Before 313 CE followers of Jesus occupied the bottom of society. Some spiritual writers like to point out that this was actually the place of spiritual privilege as depicted in the Beatitudes (Matt. 5:1-11). But in 313 CE it all changed. That was the year the Roman emperor Constantine, in an attempt to unify the empire, made Christianity the official religion of Rome. This marked the birth of Christendom. Christians moved their worship from the catacombs to the basilicas (palaces of royalty and other elaborately ornamented buildings used for court and public assemblies). Christians came out of hiding and suddenly found themselves moving about in the halls of power.
Don’t think for a minute that Constantine or any of the Roman hierarchy actually trusted in the life and way of Jesus. Originally, the titles attributed to the Roman emperor such as “Son of God,” “God manifest,” and “Lord” were utilized by early disciples to express their loyalty to Christ in defiance of the empire. Ironically, when Constantine transferred these titles to the Christians’ Lord, they lost their real meaning and became formal titles invested with doctrinal content.
The entire emphasis of Christianity shifted from obedience to the life and teachings of Jesus to belief in propositional and doctrinal statements about Jesus. The man, Jesus of Nazareth, whom the powers rejected and crucified was now officially venerated by the Roman state as God in the flesh, while his actual life and teachings were conveniently ignored. In a real twist of irony Jesus’ cross, which to the early followers was a symbol of Jesus’ humble, selfless, nonviolent and sacrificial commitment to the cause of God in the world, which included loving the enemy (Matt. 5:43-48), now became plastered on the shields and spears of the Roman troops going off to war. In gaining worldly power Christianity lost its spiritual power and became an instrument for control in the hands of those in power. Heresy trials where defectors were put to death became the means of ensuring uniformity of belief that would help solidify the empire.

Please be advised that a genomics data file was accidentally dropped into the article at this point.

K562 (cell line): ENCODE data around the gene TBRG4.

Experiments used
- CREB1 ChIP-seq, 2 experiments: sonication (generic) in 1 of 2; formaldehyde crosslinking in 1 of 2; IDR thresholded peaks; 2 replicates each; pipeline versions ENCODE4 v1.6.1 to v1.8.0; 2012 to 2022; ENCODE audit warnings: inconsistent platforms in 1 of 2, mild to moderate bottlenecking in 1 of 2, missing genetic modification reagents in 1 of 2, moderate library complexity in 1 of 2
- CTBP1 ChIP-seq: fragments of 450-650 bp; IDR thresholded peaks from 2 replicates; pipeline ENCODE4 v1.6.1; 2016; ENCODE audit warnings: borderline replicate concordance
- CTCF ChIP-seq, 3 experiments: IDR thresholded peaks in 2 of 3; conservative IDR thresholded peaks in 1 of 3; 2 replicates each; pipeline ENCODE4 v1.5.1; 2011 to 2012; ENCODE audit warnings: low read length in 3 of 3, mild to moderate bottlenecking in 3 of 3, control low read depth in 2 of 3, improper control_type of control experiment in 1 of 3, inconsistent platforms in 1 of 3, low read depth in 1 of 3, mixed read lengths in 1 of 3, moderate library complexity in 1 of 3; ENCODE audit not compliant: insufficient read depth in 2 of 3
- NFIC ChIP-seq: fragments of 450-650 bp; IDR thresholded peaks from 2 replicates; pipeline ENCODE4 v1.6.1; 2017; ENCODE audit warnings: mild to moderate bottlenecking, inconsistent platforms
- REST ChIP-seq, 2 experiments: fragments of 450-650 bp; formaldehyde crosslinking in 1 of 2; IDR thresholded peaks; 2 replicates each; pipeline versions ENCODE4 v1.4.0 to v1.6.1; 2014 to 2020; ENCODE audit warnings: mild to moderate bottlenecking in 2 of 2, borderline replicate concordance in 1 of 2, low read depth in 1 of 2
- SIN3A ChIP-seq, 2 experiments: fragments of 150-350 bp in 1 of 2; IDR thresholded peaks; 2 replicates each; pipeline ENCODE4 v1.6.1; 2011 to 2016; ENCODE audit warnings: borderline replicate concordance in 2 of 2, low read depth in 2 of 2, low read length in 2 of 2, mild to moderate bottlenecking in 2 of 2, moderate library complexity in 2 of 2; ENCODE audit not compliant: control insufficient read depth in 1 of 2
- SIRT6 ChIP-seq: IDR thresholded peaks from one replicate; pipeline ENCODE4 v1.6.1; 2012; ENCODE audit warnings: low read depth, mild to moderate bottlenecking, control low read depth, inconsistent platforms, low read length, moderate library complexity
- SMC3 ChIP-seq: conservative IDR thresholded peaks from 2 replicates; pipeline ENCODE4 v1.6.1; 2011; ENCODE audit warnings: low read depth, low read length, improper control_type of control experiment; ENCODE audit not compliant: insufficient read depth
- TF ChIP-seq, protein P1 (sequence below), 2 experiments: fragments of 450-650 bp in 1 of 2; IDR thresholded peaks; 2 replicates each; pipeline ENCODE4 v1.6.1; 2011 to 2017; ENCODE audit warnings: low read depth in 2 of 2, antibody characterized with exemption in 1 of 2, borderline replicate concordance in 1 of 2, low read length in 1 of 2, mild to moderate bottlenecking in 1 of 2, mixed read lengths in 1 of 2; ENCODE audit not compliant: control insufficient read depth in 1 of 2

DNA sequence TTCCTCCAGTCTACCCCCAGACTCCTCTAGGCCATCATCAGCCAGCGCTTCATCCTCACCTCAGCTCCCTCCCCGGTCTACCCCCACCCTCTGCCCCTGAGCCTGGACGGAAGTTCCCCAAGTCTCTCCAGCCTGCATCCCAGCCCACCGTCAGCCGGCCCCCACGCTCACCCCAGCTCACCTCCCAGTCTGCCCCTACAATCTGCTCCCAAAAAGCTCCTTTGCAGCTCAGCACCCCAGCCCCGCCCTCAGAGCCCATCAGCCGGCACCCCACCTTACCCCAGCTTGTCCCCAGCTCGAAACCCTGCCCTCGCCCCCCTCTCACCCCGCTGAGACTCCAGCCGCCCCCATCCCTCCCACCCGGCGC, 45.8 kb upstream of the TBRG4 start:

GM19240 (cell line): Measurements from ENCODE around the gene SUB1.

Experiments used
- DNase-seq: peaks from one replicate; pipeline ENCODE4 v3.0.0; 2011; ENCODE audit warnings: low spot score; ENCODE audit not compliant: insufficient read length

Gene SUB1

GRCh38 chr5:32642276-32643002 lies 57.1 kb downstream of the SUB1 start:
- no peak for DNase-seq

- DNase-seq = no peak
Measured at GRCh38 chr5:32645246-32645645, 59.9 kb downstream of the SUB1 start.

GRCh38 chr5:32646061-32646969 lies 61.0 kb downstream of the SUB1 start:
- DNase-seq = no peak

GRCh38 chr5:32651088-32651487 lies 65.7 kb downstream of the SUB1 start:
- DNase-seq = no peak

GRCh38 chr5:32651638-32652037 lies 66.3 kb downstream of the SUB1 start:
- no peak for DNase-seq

Jesus of Nazareth, before he was worshiped as God, was a teacher, prophet and reformer of Judaism who spoke truth to power. He was a marginal Jew, not by his own will, but rather by the will of the religious establishment who pushed him out to the margins of their society. They didn’t like what he was doing (welcoming all “sinners” to table fellowship, healing on the Sabbath, violating the holiness code of the scribes and Pharisees, etc.) or teaching (such as treat others the way you want to be treated, do not judge lest you be judged by your own judgment, pray for and do good to your enemies, etc.). What Jesus taught about the kingdom of God (nonviolence, acceptance of all, the preeminence of compassion and mercy, etc.) the religious and political leaders found to be radical and subversive. And when the opportunity presented itself they orchestrated his execution.
The early disciples of Jesus were known as people who belonged to the way and as followers of the way, because faith was a matter of trusting in and being faithful to the values Jesus embodied and the life he actually lived. In post-Constantinian Christianity emphasis on living out the values of Jesus and walking in the way of Jesus were replaced with an emphasis on holding to right beliefs about Jesus. The contrasting emphasis was so stark it was like two different religions.
Unfortunately, most expressions of American Christianity reflect the emphasis of post-Constantinian Christianity. How many Christians do you know who put almost all the emphasis on what one believes, rather than what one does or how one lives?
Clearly throughout scripture, especially the New Testament, how we live is more important than what we believe. Disciples are known by their love, not their beliefs (John 13:35). Faith without works is dead (James 2:17). The main thing that matters about faith is how it is expressed through love (Gal. 5:6). True Christian freedom is the freedom to serve others in love (Gal. 5:13).
Does that mean what we believe is not important? No. Because we tend to live up or down to what we actually believe. If one believes God is a vengeful God, then one will feel justified in expressing that same vengeance toward one’s enemies. But if one believes God really does love all people unconditionally, then one who is serious in his/her relationship with God will strive to do the same.
The old-time religion that the world so desperately needs is not what most Christians think it is. It’s a religion based on love of neighbor (Matt. 22:34-40; Rom. 13:8-10), not doctrinal beliefs.